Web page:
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Agatha Christie by Mind Map: Agatha Christie
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Agatha Christie

The Author as a Product

Goffman wrote about the awareness of self as others perceive.  Christie (as well as her trust and the marketers of her biographies and adaptations) has been a genius at self presentation. With her expert narration, she is a character in her novels as much as Poirot and Marple.

"The Queen of Crime"

Her 11 day disappearance after revelation of her husbands affair was believed to be a publicity stunt (1926)

Inspired the play "Who Killed Agatha Christie?" (1974), which re-aired in Swindon in 2002

Icon of an English Lady

Dame Commander of the Order of the British Empire (1971)

Her birthplace in Torquay, England holds an "Agatha Chistie Walk" that is popular for tourists

Subject of BBC Biography, Agatha Christie: A Life in Pictures (2004)

Academic study recently published in the Guardian speculates on aging Christie's mental health

Began with Mystery Novels

Estimated 4 billion copies sold

Vignettes of Upper Middle Class manners and lifestyle

At the time these novels were escapist, as many of her readers where in fact struggling with economic hardship and the terror of two world wars.  Today they can be read with a certain nostalgia for the past, an inquiry into an ideal that never truly existed. 

2 protagonists: dignified Belgian Hercule Poirot & elderly spinster Miss Marple

At the time of composition, it was considered patriotic for the British to sympathize with the Begians, Poirot is the only fictional character to have an obituary published in the New York Times (1975)

Miss Marple dwelt in English village of St. Mary Mead and often appeared confused, reminiscent of Christie's own grandmother

Part of the Golden Age in Detective Fiction

Cosy genre compared to the "hardboiled," tough, insensitive portrayal of violent crime in American mystery, Raymond Chandler, Dashielle Hammett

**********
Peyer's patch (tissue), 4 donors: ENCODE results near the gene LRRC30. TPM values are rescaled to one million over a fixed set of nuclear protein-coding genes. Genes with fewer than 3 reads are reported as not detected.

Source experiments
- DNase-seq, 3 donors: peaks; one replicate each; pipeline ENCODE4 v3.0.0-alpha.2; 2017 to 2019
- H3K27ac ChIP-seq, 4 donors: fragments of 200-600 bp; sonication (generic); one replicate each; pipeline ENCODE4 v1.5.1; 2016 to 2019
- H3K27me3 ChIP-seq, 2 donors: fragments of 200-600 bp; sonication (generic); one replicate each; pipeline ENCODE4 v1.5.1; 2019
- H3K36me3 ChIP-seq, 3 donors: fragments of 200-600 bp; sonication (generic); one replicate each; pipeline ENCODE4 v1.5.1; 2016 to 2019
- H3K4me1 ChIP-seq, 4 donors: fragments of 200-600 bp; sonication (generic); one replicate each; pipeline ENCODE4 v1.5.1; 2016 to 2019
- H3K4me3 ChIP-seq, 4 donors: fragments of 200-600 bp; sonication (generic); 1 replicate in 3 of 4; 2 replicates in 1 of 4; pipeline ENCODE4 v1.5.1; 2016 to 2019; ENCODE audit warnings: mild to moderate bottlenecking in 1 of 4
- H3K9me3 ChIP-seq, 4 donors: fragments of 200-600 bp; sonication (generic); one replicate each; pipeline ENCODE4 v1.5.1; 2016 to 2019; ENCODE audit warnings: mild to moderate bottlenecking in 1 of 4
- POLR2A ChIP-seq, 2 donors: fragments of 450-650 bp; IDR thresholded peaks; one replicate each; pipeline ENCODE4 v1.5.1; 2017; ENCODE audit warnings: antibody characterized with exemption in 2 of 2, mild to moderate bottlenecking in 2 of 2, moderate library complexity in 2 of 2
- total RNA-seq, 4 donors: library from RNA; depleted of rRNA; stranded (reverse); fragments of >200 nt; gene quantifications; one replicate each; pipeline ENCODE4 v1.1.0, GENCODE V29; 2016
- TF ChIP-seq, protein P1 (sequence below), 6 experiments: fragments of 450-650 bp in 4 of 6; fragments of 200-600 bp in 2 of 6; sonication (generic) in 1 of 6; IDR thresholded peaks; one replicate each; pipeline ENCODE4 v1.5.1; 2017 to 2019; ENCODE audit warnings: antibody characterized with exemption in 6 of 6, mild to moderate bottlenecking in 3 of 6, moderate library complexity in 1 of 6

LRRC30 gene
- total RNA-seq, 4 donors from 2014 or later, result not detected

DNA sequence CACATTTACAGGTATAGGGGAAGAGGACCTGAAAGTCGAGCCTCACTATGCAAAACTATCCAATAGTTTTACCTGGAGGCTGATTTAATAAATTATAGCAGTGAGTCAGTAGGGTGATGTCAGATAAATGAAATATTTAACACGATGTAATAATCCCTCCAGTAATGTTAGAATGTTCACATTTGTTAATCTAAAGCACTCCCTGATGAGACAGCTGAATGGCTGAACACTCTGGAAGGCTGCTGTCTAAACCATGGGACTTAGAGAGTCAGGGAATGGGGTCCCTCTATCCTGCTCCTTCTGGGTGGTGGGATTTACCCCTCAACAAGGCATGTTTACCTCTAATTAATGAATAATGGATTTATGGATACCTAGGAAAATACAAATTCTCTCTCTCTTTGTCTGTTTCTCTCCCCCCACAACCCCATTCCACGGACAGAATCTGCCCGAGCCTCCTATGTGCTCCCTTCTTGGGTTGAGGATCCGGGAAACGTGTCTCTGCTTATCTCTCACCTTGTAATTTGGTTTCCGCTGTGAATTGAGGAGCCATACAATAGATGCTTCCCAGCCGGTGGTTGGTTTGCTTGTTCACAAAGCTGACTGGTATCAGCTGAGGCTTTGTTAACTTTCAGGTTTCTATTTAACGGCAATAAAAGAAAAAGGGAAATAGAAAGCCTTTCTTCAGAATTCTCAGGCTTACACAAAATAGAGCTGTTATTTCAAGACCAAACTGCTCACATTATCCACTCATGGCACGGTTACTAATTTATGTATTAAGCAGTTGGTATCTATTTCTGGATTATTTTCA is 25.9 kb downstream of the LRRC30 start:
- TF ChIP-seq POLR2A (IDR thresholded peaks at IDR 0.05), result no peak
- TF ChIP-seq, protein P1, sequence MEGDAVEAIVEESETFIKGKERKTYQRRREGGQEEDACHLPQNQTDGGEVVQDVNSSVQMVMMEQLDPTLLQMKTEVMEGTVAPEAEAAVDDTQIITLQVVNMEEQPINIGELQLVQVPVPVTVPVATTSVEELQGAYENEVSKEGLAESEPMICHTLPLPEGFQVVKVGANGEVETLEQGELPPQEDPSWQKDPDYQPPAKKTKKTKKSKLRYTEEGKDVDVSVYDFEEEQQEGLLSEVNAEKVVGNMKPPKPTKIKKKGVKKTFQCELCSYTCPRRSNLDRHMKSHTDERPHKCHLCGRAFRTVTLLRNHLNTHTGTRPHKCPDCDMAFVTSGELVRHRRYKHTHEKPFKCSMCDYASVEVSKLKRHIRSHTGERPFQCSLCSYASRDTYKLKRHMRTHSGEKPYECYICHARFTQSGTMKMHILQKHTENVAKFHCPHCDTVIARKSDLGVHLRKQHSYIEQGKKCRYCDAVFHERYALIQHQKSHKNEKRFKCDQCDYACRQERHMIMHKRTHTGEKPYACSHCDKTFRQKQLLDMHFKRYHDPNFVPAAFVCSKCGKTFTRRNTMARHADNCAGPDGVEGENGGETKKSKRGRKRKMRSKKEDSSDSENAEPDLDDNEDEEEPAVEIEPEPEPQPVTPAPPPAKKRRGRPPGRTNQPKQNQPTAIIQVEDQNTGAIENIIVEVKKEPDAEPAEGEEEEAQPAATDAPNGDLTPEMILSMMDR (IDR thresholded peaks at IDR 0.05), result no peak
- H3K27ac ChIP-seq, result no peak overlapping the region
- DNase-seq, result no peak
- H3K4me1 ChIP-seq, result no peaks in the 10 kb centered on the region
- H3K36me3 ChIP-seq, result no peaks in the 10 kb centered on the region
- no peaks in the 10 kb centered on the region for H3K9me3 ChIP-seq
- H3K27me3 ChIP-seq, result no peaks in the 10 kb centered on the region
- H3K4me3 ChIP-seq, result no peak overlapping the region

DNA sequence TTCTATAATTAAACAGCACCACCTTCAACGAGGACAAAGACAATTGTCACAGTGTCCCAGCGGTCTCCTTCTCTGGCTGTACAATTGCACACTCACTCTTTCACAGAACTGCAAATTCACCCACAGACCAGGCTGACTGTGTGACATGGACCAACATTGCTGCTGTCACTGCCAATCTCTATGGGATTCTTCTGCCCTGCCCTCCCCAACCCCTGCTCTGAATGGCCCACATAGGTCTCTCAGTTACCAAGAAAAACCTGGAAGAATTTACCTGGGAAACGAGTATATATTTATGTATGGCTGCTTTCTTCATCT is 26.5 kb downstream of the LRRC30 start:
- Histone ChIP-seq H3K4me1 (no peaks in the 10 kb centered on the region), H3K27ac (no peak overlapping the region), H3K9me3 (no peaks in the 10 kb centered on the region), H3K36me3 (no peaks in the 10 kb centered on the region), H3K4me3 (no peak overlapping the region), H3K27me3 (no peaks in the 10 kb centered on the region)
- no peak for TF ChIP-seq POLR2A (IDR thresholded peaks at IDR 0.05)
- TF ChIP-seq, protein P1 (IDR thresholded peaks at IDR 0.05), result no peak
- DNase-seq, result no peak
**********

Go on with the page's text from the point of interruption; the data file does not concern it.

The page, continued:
Murders as a lighthearded puzzle to be solved, with a tidy ending

Country-House Murder: a set of suspects confined to a large house in the English countryside, Cluedo utilized this popular suspect-elimination process that interested readers as a board game that is still manufactured and played, Her play The Mousetrap, with the longest initial run of a play in history, follows the country-house murder convention, Television, Dr. Who (UK, 1963), Whodunnit! (UK, 1972), Mrder, She Wrote (US, 1984), Diagnosis Murder (US, 1993), Jonathan Creek (UK, 1997), Won Best Drama Series in 1998, CSI: Crime Scene Investigation (US, 2000)

Keeping Current

Adaptations

Videogames begin in 1988, rapidly released in the 2000s

Graphic novel series released in India

Numerous TV and Film adaptations of her books in France, UK, USA, iTV adaptation of Sparkling Cyanide adds footballers wives, glamour, and nudity (2003)

AgathaChristie.com

Continuing into the information society.  Media discussing media, selling itself, in an interactive format where anyone can participate.

Chatrooms with a constant stream of fan discussion

Grandson Matthew Prichard blogs about his memories of Christie

Online store to purchase books and memorabilia

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The Business

Agatha Christie Ltd. estate manages the media and literary rights to all works

Christie's grandson Matthew Prichard is the heir to the copyright and is still associated with Agatha Christie Ltd.

All licensing arrangements made in association with Chorion, offices in UK, USA, Australia and Japan

Historical Context

First novel: 1920

Directly follows the conclusion of WWI, Decline of old industries like coal mining, Rise of the Labour Party, which did not reach a majority in Parliament by 1945

Ruled by Baldwin, a conservative Prime Minister in the 1920s.

Capital Punishment

After two innocent men were hanged in 1950s Britian, public opinion was increasingly set against capital punishment. In 1957 it was abolished for certain categories of murder: people who murdered on more than one occasion, murdered during a robbery, or killed an on duty policeman or prison officer. In 1965, hanging was abolished for a period of 5 years. However in 1969 it was abolished for all kinds of murder.

A public controversy over the specifics, morality, and legality of murder made for a culture that devoured Christie's genre.

WW2

Christie's novels prior to the Second World War (when such attitudes were more commonly expressed publicly) contain offensive references to Italians, Jews, and non-Europeans generally.  Though most of these connotations were later edited out, Christie will often use physical features to describe people by race. 

Rationing of food in the early 1940s

A climate of incertainty, death of civilians, and destruction of homes